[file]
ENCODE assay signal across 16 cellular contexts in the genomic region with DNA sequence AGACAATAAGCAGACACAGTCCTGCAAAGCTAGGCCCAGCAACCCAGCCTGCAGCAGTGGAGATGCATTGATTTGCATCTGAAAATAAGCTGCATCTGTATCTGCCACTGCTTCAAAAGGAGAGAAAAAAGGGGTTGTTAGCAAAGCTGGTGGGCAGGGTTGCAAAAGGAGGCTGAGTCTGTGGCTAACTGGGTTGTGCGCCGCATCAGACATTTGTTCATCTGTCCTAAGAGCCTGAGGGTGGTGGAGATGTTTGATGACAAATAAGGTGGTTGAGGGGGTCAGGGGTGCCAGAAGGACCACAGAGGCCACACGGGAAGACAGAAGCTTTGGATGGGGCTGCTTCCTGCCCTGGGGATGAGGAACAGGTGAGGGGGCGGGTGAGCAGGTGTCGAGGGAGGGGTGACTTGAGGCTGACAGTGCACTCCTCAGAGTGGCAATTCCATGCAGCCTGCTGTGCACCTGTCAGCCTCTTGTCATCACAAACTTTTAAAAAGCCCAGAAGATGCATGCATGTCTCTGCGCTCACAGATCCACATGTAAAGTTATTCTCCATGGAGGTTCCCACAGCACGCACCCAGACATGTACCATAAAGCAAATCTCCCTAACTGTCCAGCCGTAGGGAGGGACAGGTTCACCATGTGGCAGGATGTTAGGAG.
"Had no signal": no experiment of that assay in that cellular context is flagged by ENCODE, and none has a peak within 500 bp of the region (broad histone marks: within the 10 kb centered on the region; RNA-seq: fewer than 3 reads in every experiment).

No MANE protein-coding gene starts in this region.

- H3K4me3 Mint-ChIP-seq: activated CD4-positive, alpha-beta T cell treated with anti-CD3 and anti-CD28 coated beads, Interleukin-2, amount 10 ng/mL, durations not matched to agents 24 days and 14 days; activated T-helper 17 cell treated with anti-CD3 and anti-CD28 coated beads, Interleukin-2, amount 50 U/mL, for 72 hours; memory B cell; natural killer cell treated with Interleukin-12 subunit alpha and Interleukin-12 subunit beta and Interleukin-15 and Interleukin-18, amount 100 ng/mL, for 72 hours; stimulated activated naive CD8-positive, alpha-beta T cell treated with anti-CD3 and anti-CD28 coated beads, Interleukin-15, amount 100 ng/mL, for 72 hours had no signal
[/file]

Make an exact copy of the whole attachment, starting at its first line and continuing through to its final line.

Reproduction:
ENCODE assay signal across 16 cellular contexts in the genomic region with DNA sequence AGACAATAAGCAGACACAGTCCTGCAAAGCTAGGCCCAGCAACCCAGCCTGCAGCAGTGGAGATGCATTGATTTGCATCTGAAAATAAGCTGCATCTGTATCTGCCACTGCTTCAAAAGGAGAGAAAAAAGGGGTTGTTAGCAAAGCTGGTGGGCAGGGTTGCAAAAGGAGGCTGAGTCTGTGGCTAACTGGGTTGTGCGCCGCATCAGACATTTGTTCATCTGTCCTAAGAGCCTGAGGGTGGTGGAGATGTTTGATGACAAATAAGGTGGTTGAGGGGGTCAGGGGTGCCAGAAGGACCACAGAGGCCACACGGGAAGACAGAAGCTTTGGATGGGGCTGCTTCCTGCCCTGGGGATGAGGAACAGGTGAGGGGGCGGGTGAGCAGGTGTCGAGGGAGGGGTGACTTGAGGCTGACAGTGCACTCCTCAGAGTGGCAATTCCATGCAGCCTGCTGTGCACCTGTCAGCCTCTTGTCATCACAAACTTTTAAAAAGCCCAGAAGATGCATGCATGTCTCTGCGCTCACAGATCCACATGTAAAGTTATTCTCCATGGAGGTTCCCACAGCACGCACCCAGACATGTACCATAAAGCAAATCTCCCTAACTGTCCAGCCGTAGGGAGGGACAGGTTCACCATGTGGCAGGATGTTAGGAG.
"Had no signal": no experiment of that assay in that cellular context is flagged by ENCODE, and none has a peak within 500 bp of the region (broad histone marks: within the 10 kb centered on the region; RNA-seq: fewer than 3 reads in every experiment).

No MANE protein-coding gene starts in this region.

- H3K4me3 Mint-ChIP-seq: activated CD4-positive, alpha-beta T cell treated with anti-CD3 and anti-CD28 coated beads, Interleukin-2, amount 10 ng/mL, durations not matched to agents 24 days and 14 days; activated T-helper 17 cell treated with anti-CD3 and anti-CD28 coated beads, Interleukin-2, amount 50 U/mL, for 72 hours; memory B cell; natural killer cell treated with Interleukin-12 subunit alpha and Interleukin-12 subunit beta and Interleukin-15 and Interleukin-18, amount 100 ng/mL, for 72 hours; stimulated activated naive CD8-positive, alpha-beta T cell treated with anti-CD3 and anti-CD28 coated beads, Interleukin-15, amount 100 ng/mL, for 72 hours had no signal